In our profession, we talk about creating user experiences. The truth is, we are creating experiences for people. Likewise, it's not really interaction design, it's designing for interaction. And finally, as noted above, we're not designing for users, we're designing for people.
The way we talk about our profession matters; not only does it shape external perceptions, it keeps us pointed in the right direction.
A tired debate topic that refuses to die: should designers and UX people be able to code?
The other day the question popped up (again) in my Quora feed, and by the time I got there, some excellent responses had already been posted. I felt the need to add something because, well, that's just how I roll. But instead of re-hashing the same points, I thought I'd take a different approach.
Here's my response:
"For years, good print designers understood the mechanics of the printing process, and in particular how to create art that would yield the best results. They understood the vagaries of different types of printing presses, the properties of various inks, how to suggest paper stocks and coatings, and when to print offset vs. digital. But very few if any print designers could actually operate a printing press the way a highly skilled, experienced printing press technician could.
"I think the same is true today: it's important to understand the technical underpinnings of the things we design so that we don't go down rabbit holes. It's important to be versed in the technology so that we can take full advantage of the medium. Maybe it's even useful or important to be able to throw together some lines of code just so we know what it's like. But I disagree with the suggestion that being a designer means one should should also be a programmer."
So, was it accurate? Let's find out.
I visited the Target / Ligthwave Social Space where I was given an iPad and asked to answer questions about myself. When I was done, an elastic band was placed on my wrist, and a thin metal biometric device was slipped underneath the band, its cool surface pressed against my skin.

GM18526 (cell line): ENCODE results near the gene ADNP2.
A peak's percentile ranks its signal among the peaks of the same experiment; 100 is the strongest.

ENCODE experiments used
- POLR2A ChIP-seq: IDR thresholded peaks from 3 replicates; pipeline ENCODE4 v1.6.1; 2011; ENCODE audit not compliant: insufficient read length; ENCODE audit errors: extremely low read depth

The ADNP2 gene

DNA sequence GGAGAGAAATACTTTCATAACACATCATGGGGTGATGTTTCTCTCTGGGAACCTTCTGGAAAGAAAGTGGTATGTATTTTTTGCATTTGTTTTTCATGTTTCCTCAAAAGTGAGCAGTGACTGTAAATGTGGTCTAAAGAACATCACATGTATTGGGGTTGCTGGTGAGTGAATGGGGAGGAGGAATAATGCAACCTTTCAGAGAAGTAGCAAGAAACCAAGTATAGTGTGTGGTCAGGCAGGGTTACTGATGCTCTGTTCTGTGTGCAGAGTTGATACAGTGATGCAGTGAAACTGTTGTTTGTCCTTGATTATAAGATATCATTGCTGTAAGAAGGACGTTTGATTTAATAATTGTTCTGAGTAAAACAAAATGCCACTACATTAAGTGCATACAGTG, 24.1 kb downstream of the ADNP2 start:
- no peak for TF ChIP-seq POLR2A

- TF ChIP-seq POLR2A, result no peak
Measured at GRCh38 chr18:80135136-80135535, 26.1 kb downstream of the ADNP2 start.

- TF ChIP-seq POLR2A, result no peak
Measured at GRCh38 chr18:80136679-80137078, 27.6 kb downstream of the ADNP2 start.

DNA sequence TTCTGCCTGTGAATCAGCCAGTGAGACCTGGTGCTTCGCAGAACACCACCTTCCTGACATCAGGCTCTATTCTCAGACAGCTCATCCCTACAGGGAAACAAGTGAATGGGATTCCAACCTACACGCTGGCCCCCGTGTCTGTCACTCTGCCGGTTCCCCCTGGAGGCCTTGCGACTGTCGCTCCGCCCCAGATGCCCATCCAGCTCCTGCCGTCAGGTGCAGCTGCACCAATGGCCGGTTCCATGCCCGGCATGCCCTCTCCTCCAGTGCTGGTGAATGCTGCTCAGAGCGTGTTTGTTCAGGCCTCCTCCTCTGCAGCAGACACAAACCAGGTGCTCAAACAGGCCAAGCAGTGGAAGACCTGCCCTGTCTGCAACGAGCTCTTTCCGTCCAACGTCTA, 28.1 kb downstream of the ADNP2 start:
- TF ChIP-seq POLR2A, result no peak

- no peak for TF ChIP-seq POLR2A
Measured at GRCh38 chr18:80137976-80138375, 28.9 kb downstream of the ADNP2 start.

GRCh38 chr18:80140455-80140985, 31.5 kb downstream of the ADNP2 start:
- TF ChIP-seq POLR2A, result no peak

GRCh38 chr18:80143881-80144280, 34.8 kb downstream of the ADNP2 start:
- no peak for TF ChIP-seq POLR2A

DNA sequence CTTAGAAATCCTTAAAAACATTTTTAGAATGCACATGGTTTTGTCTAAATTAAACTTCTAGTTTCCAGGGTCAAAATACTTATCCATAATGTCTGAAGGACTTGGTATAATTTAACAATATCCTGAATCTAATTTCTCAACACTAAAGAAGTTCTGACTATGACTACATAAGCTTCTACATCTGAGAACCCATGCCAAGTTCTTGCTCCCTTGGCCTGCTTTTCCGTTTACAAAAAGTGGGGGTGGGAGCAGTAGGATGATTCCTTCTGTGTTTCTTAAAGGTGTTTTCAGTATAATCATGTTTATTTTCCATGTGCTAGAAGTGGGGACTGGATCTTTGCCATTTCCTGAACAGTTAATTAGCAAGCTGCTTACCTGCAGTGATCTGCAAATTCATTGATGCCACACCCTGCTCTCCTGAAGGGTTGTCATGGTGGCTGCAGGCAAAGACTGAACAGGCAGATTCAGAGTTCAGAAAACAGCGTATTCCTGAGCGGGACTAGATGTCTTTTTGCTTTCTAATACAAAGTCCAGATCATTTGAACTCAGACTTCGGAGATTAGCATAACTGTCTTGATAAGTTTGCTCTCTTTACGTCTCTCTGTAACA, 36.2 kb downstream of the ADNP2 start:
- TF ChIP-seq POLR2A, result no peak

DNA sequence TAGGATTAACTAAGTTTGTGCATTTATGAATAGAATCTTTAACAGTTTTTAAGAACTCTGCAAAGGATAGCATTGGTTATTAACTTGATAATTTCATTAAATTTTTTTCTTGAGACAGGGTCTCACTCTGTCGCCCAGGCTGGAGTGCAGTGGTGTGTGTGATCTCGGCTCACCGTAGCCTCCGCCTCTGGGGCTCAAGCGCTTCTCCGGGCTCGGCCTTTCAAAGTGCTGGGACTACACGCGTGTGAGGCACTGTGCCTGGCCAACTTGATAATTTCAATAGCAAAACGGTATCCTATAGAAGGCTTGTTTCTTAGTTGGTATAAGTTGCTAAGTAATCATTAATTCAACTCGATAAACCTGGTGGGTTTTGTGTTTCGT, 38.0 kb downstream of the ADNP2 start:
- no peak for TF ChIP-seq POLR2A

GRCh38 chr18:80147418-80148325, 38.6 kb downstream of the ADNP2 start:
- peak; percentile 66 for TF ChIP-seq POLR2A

I stepped into a small booth where a video began playing quick-cut vignettes, each apparently intended to evoke an emotional response, each a condensed tableau of loss, joy, despair, fear, adventure, hope, frustration, etc.
After a couple minutes, the video ended, I left the booth and the biometric device and band were removed. I was directed to a large screen where a beautiful, intricate graphic was forming...my biometric response chart!
Who I am vs. how I see myself:
The chart above shows how my self perceptions measure up against my biometric responses to the video stimuli.
Three of the Target staff gathered around the display and one of them said, "Wow. You know yourself better than almost anyone we've done today." I asked what she meant and she said, "Most people tend to over- or underestimate various aspects of their personality, but according to this, you're pretty spot on."
Specifically, she explained, I ranked myself high in the areas of compassion and sensitivity, lower in some other areas, and those answers mapped very closely to my reactions during the biometric test. She had one caveat: "You're actually more caring than you think." Well, that's okay, right?